Function and Functionalism in Sociology

Modern sociology usually links the ideas of function and functionalism to the work of Talcott Parsons. However, functional explanations have been used to study societies for a long time, and a modified form of functionalism is now making a comeback. Émile Durkheim is one of the founders of sociology. He is most closely linked to functionalism because he often makes comparisons to biology. The most common is the organic analogy, which says that society is like a living organism, with each part working to keep the others alive, just like the parts of the body work to keep each other alive and the body as a whole alive.

His idea of “organic solidarity” is based on this idea. Durkheim did make a difference between functional explanations and historical explanations, and he knew that both were important. A functional explanation explains why something happens or why someone does something in terms of its effects, or how it helps to keep society stable as a whole. For example, one function of crime is to define and reinforce (through punishment) the limits of what is socially acceptable behavior. Because of this, crime is a normal part of social life.

In the same way, religious institutions help bring people together and keep them together. Historical explanations show how the same thing happened or happened in a certain order over time. Robert Merton’s work on modern functionalism makes a distinction between manifest functions (intended results or results that the people involved are aware of) and latent functions (unintended consequences of which the participants are unaware). The latter might or might not be good for most people.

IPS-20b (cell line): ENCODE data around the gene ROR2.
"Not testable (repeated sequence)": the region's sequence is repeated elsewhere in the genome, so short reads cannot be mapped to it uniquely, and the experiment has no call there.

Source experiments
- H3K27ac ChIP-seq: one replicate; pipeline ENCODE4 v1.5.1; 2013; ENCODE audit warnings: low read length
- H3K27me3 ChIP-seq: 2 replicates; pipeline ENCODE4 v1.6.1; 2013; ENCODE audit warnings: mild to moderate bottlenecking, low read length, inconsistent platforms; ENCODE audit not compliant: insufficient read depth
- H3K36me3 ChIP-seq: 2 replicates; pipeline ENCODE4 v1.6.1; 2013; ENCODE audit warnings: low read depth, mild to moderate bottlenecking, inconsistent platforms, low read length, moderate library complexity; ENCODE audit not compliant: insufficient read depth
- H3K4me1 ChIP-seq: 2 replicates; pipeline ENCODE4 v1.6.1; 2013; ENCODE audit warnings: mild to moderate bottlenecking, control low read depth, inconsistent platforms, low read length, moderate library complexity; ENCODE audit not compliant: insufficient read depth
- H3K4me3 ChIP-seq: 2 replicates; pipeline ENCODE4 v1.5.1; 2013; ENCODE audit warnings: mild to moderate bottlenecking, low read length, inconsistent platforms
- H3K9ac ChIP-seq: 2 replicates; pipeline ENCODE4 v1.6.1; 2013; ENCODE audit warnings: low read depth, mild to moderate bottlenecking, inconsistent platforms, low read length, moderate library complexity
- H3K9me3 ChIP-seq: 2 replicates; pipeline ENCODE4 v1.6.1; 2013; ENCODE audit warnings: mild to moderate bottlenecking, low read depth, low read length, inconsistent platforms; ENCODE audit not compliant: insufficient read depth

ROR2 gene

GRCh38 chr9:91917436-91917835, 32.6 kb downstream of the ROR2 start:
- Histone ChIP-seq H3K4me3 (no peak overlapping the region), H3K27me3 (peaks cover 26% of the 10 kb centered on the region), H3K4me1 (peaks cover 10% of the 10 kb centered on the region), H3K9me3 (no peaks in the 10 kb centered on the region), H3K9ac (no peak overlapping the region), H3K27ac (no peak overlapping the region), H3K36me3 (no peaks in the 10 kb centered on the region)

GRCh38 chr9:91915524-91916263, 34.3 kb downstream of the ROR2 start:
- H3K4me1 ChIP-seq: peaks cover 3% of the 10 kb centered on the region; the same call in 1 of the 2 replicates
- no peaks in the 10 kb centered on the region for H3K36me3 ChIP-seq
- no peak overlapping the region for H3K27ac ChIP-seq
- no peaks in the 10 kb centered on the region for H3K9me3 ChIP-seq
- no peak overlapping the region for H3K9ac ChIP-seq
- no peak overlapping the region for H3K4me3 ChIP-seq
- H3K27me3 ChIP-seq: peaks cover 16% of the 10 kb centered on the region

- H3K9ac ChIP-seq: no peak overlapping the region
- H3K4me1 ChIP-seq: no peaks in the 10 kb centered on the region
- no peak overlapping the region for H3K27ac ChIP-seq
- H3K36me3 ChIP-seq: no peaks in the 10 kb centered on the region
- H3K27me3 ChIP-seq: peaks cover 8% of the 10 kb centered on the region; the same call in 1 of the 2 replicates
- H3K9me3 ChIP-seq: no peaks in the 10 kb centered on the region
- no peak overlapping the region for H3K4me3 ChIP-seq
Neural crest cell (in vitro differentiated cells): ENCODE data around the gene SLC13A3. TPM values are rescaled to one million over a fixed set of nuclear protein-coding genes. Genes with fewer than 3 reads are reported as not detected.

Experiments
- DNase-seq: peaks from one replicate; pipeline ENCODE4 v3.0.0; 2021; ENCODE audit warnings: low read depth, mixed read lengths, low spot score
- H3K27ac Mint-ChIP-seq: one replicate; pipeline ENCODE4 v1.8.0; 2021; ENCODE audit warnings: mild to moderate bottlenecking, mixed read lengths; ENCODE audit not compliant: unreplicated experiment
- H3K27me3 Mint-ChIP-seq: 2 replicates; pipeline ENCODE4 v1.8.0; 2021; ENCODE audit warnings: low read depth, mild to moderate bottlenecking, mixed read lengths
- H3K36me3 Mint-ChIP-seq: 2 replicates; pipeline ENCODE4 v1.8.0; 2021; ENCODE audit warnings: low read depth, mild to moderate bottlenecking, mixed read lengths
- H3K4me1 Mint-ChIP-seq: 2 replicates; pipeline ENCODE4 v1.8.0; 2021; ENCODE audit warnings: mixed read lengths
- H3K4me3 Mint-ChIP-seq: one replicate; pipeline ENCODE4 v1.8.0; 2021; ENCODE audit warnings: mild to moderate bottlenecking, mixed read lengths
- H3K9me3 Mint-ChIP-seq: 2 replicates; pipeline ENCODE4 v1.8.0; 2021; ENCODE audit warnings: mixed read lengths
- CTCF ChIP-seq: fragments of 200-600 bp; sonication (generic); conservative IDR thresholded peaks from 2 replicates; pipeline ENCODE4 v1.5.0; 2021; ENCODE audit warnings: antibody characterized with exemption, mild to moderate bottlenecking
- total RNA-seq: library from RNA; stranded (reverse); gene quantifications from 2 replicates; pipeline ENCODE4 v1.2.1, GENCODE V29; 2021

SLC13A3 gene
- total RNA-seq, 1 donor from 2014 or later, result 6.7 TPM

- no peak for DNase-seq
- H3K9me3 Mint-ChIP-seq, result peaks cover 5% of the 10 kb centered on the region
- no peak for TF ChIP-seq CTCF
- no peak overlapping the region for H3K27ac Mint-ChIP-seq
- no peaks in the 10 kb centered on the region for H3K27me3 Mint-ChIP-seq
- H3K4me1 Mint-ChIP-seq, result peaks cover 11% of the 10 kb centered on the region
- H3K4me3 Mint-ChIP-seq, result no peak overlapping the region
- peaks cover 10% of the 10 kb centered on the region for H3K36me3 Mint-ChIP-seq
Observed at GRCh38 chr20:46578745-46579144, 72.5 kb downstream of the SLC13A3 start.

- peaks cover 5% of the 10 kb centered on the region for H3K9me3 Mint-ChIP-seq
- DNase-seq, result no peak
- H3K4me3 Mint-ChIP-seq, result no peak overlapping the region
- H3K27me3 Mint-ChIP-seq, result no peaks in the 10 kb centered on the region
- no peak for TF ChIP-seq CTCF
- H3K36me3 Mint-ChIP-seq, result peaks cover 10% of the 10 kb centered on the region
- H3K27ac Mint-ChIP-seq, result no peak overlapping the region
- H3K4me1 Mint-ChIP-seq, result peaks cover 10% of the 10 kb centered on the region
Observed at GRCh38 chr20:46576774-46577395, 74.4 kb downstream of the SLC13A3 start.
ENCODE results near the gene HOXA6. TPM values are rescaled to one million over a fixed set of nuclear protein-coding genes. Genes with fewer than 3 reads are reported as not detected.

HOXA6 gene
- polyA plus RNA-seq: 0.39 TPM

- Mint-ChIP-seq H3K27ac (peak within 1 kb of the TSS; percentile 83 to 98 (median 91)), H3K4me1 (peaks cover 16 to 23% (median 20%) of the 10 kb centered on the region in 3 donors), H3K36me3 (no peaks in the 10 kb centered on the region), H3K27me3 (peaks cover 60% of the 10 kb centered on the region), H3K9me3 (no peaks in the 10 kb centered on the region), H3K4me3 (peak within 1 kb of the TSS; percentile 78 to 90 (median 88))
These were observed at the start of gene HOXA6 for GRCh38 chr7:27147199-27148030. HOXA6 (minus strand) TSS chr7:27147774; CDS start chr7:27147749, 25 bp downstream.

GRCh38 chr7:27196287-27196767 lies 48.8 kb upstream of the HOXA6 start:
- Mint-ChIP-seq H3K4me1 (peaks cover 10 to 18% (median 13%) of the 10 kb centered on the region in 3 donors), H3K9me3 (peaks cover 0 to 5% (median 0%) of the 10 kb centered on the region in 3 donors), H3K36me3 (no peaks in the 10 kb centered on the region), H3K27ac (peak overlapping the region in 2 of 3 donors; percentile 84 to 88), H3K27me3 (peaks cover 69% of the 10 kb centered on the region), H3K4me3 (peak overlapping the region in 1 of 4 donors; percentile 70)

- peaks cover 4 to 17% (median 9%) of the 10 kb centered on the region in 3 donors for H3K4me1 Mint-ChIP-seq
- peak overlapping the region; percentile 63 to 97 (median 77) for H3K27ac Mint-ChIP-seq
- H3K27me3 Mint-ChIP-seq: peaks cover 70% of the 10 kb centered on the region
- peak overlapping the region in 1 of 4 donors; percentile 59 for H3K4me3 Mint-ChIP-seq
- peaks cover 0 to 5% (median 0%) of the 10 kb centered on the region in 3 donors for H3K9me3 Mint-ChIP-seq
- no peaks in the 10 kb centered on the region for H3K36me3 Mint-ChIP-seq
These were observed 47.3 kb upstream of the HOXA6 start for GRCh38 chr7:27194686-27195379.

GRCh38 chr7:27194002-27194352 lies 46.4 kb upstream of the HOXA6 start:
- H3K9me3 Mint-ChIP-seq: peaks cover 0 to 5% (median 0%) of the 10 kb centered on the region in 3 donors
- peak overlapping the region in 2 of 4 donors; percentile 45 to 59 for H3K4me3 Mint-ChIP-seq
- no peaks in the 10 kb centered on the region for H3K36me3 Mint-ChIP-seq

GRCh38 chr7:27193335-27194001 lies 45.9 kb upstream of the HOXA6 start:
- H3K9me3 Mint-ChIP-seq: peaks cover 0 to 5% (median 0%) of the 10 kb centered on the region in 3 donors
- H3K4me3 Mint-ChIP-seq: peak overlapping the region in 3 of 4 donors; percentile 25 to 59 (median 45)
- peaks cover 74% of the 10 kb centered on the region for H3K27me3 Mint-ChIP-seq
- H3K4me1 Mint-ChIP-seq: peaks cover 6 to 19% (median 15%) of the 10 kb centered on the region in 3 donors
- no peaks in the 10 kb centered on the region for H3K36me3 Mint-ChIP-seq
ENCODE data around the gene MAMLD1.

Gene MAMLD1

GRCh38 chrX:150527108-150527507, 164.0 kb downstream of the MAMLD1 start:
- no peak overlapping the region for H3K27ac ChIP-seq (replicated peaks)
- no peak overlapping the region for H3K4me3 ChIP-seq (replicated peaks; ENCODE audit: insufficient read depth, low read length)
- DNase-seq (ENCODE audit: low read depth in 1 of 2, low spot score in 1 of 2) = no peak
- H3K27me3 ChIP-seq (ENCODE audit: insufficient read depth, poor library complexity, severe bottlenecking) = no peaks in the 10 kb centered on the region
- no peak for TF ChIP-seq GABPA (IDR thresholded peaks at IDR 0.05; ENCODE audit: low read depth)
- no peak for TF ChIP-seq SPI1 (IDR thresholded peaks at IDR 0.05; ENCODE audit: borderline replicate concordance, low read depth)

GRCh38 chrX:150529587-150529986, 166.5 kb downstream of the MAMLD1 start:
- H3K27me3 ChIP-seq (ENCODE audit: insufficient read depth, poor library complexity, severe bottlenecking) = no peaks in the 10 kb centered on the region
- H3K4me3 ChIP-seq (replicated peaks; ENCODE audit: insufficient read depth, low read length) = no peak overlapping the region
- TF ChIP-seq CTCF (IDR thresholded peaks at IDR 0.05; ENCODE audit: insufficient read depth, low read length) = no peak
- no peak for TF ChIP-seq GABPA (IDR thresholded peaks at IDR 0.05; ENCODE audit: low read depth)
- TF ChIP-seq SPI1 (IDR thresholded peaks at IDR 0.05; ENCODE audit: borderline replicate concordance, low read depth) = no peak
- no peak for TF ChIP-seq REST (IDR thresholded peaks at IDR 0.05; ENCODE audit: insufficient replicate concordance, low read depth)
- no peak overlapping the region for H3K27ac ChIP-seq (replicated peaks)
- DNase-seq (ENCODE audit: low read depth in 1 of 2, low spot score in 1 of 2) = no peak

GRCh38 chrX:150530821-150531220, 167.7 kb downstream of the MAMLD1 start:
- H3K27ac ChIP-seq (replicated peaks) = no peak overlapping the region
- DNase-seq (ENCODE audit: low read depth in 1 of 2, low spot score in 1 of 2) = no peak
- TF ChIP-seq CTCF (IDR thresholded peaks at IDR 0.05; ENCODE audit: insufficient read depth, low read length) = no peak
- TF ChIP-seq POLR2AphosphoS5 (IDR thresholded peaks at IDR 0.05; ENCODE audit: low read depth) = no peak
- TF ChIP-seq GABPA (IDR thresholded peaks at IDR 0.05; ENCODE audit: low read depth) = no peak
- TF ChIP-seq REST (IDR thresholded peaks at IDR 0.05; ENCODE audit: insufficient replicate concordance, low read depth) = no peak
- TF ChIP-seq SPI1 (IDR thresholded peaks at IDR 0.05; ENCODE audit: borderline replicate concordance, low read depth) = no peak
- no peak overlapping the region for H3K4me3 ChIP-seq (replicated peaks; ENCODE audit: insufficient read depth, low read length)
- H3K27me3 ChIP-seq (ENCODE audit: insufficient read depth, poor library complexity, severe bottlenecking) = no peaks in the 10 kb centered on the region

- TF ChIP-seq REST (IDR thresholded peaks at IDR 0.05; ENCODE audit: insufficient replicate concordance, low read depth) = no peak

In sociology and social anthropology, there has been a strong and often clear functionalism for most of this century. There has also been an implicit functionalism in the more determinist forms of Marxist theory, where the so-called surface features of a social formation (like political systems, ideologies, and trade unions) are seen as being made by the underlying relations of production in order to keep them going. But Kingsley Davis and Wilbert Moore’s “functional theory of social stratification” is probably the most well-known functionalist analysis in sociology. Davis also wrote a functionalist textbook, Human Society (1949), and gave a passionate defense of functionalism in his Presidential Address to the American Sociological Association in 1959, which some people thought was a parody of structural-functionalism.

At the end of the 1960s, functionalism was attacked by many different people and groups. People said that this approach couldn’t explain social change or structural contradictions and conflicts in societies. They also said that it was ideologically conservative because it relied on stability and the organic analogy. As a result, functionalism became known as “consensus theory.” Not all of these complaints are true. The way Parson’s evolutionary theory looks at history is as the separation and reintegration of systems and subsystems. This can explain change and, at least temporarily, conflict until the reintegration happens. Marxism’s use of functional explanations shows that they can be used along with the idea that social systems have contradictions. Durkheim was able to combine functionalist explanations with a form of guild socialism that was sometimes very extreme.